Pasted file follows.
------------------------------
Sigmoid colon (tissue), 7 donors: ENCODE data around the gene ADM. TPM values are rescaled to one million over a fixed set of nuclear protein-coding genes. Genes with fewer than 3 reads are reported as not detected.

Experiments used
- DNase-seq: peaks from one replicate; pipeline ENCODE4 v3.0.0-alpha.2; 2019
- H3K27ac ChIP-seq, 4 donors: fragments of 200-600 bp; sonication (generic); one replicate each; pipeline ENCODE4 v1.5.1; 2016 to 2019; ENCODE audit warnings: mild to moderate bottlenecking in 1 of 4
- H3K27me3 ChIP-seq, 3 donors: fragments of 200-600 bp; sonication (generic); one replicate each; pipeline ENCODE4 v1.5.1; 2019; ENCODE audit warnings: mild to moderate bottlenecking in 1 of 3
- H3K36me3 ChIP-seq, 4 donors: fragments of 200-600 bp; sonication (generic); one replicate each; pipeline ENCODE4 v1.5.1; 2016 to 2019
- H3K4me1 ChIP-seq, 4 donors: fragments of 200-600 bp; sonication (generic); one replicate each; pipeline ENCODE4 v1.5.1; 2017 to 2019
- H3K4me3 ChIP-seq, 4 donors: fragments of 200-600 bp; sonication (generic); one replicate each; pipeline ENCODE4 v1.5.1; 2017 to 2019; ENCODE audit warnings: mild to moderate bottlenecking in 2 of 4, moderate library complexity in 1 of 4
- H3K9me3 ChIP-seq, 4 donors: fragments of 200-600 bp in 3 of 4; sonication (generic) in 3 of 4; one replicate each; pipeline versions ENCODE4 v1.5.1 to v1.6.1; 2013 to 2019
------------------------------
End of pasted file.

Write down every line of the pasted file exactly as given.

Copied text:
Sigmoid colon (tissue), 7 donors: ENCODE data around the gene ADM. TPM values are rescaled to one million over a fixed set of nuclear protein-coding genes. Genes with fewer than 3 reads are reported as not detected.

Experiments used
- DNase-seq: peaks from one replicate; pipeline ENCODE4 v3.0.0-alpha.2; 2019
- H3K27ac ChIP-seq, 4 donors: fragments of 200-600 bp; sonication (generic); one replicate each; pipeline ENCODE4 v1.5.1; 2016 to 2019; ENCODE audit warnings: mild to moderate bottlenecking in 1 of 4
- H3K27me3 ChIP-seq, 3 donors: fragments of 200-600 bp; sonication (generic); one replicate each; pipeline ENCODE4 v1.5.1; 2019; ENCODE audit warnings: mild to moderate bottlenecking in 1 of 3
- H3K36me3 ChIP-seq, 4 donors: fragments of 200-600 bp; sonication (generic); one replicate each; pipeline ENCODE4 v1.5.1; 2016 to 2019
- H3K4me1 ChIP-seq, 4 donors: fragments of 200-600 bp; sonication (generic); one replicate each; pipeline ENCODE4 v1.5.1; 2017 to 2019
- H3K4me3 ChIP-seq, 4 donors: fragments of 200-600 bp; sonication (generic); one replicate each; pipeline ENCODE4 v1.5.1; 2017 to 2019; ENCODE audit warnings: mild to moderate bottlenecking in 2 of 4, moderate library complexity in 1 of 4
- H3K9me3 ChIP-seq, 4 donors: fragments of 200-600 bp in 3 of 4; sonication (generic) in 3 of 4; one replicate each; pipeline versions ENCODE4 v1.5.1 to v1.6.1; 2013 to 2019